This is the fourth of a series of exploratory essays. With them I am aiming to connect the dots of my artistic practice and research endeavours.
There is a continuous movement, a driving force toward one side and then the other, circling
around an unattainable central-point. When I approach points of interest, something always
eludes itself, what I am aiming to reach moves away from me. What I desire to know turns out
more complex than I anticipated, forcing me to take a step back to see things in relation with each
other. It is just as my mother described in her notebook when I was an infant:
“Nele is crawling backwards, which means that she is moving away from the things she wants to
It was late in the afternoon, when I arrived.
A decent layer of snow,
covered the small town.
The surrounding landscape
had been swallowed by mist and darkness.
From my bedroom window,
I was told I could see the all encompassing mountains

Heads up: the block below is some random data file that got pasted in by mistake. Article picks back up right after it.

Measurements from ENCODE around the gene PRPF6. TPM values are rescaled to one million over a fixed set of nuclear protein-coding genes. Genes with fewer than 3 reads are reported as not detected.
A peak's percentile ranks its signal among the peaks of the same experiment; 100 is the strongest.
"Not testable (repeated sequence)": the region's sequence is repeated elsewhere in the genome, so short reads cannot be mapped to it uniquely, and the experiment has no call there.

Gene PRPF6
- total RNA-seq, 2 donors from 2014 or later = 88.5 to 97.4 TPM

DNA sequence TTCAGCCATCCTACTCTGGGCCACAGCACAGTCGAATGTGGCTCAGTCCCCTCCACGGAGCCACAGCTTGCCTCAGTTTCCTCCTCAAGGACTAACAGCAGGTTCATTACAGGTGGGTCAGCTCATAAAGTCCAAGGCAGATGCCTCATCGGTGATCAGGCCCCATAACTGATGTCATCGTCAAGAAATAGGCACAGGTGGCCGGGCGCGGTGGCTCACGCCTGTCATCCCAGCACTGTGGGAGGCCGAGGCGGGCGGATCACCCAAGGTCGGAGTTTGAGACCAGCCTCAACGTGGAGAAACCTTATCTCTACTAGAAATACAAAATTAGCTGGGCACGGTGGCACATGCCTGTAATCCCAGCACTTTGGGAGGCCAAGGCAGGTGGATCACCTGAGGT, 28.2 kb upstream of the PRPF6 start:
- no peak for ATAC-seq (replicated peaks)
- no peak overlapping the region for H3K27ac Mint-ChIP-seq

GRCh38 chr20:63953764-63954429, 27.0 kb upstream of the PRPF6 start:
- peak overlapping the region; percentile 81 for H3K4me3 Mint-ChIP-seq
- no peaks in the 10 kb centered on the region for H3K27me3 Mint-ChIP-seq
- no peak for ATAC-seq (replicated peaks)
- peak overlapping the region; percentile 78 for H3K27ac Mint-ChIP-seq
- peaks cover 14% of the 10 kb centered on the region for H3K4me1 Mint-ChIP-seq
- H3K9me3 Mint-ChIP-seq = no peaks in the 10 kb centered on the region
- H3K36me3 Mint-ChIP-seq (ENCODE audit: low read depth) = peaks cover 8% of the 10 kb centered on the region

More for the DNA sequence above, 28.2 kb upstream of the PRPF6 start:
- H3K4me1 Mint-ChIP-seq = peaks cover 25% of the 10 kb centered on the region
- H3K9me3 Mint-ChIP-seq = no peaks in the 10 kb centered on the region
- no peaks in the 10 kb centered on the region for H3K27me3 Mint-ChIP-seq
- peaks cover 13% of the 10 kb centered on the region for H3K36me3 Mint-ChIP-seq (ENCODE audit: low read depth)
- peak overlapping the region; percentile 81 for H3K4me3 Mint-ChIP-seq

– all I looked up to was an apparent emptiness.
(adapted from Franz Kafka’s Das Schloss)
Some clarities only come to me, when I am observing in a very specific situatedness – it is in those
moments that I experience things in their totality. I have read that at a certain age an infant starts
to experience their separatedness from the world around them. They are forming an idea of an ‘I’,
all of a sudden a border around themselves arises, sensing that they are situated within a separate
body. Before, everything appears as one big mesh. 1
Moving away from things, does not bring me to an end of my wandering – it solidifies a
perpetually changing in-between. Different sides and points appear, revealing transitions and
gradients that I relate to through the created distance. Situating the things I am looking at and
sensing their entangled relations clarifies and muddles at the same time. The awe I am
experiencing leaves me torn between wanting to know and feeling not knowledgeable enough to
even be where I already am standing.
1 Siri Hustvedt, “Living, Thinking, Looking” (pp. 104-108, Sceptre 2013).